The COVID-19 pandemic has taken a toll on all students, and school districts and nonprofits are also looking at how students receiving special education services have been affected.

“First and foremost, there is not a single student unaffected by COVID,” said Colleen Dippel, founder and CEO of the statewide nonprofit Families Empowered. “The way special needs students were affected differently is that there was more isolation.”

Students with disabilities had a tougher time getting the additional support they needed due to social distancing, district officials said.

In Pearland ISD, the district had to be flexible for its students with disabilities—especially those whose parents were not comfortable with their child going to school in person.

“We had to find creative ways that were still safe for parents who had concerns,” said Lisa Nixon, executive director of special programs at PISD. “We were able to do that and meet their needs.”

However, some parents of special needs students said the district is not doing enough.

Two PISD parents and special education advocate Karen Cunningham gathered Aug. 4 in front of the Pearland ISD administration building for a news conference to address what they called “egregious behaviors” on the part of the school district relating to special education for students.

“This district is not the district you want to be in if your kids need extra help with academics, behavior or language,” said Kelly Rhame, one of the parents represented by Cunningham. “This district will spend tens of thousands of dollars defending their program rather than help your child read.”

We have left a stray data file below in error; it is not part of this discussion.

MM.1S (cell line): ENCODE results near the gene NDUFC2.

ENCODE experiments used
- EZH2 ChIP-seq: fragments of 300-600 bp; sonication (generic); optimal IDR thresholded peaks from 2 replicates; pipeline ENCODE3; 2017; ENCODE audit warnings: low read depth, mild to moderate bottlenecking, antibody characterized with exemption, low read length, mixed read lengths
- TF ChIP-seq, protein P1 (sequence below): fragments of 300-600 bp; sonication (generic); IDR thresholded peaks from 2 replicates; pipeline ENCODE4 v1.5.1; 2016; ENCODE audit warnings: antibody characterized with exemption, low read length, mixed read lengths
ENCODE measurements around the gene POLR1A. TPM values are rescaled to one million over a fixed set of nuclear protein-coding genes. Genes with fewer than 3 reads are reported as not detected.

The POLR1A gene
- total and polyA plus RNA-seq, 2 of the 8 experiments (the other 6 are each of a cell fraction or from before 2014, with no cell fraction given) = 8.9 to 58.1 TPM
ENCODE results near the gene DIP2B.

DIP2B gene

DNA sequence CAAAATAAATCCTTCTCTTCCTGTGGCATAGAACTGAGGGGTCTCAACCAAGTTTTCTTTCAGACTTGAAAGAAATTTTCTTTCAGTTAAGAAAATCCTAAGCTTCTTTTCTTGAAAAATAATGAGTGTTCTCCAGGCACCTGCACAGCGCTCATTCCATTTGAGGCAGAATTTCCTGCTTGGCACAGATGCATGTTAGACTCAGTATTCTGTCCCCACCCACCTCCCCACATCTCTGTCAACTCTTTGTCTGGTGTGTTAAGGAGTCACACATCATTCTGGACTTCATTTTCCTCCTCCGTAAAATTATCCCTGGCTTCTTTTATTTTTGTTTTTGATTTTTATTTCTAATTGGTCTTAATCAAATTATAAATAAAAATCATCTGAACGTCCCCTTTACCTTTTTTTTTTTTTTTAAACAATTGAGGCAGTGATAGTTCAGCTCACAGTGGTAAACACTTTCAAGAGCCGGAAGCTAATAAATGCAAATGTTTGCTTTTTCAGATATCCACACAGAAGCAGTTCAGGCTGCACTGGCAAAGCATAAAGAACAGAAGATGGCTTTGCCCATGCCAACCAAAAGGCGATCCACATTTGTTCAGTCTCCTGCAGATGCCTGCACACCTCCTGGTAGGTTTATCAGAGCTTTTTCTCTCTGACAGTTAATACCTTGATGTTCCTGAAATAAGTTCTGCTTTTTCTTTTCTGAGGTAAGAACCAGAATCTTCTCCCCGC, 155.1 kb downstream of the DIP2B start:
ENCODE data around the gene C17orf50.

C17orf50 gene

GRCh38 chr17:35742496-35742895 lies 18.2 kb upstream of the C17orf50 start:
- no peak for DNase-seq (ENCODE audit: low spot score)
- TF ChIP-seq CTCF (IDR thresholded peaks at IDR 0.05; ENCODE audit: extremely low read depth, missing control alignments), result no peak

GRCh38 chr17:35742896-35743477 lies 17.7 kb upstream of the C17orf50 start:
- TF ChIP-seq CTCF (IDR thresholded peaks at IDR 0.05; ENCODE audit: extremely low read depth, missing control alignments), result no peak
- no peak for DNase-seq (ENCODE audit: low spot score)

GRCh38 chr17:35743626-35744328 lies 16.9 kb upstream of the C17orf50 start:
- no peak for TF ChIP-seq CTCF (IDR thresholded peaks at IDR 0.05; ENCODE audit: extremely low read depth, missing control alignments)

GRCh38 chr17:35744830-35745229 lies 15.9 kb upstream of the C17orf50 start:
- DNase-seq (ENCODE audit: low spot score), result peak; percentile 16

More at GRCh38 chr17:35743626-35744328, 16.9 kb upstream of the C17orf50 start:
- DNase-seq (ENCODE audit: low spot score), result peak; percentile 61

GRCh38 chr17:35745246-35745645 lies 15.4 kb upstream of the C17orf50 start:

According to Cunningham, there are at least five due process hearings pending at PISD in the next several months. A due process hearing before a judge is one option parents can take if they disagree with a school district’s assessment of their child’s special education needs, Cunningham said.

Cunningham and her clients said the district is guilty of several shortcomings, which include not providing teachers and staff with the proper training to deal with special needs students; lying to parents about processes, faculty and special needs services available; and denying services to students who potentially need special education services.

In a statement to Community Impact Newspaper, the district said it is aware of the news conference but could not go into detail due to pending hearings before the Texas Education Agency.

“We are confident the facts will be revealed during the legal proceedings,” the district said in the statement. “Despite what may have been implied during the press conference, Pearland ISD and the special programs staff have been and remain committed to meeting the needs of students receiving special education services.”

Other challenges

Meanwhile, the lack of a routine in the spring of the 2019-20 school year was a challenge for students, particularly for those receiving special education services, said Dahria Driskell, executive director of special education at Friendswood ISD. “When students couldn’t have a routine they were familiar with, it was pretty challenging,” Driskell said. “When they returned to school, it was amazing. It was like they hadn’t left.”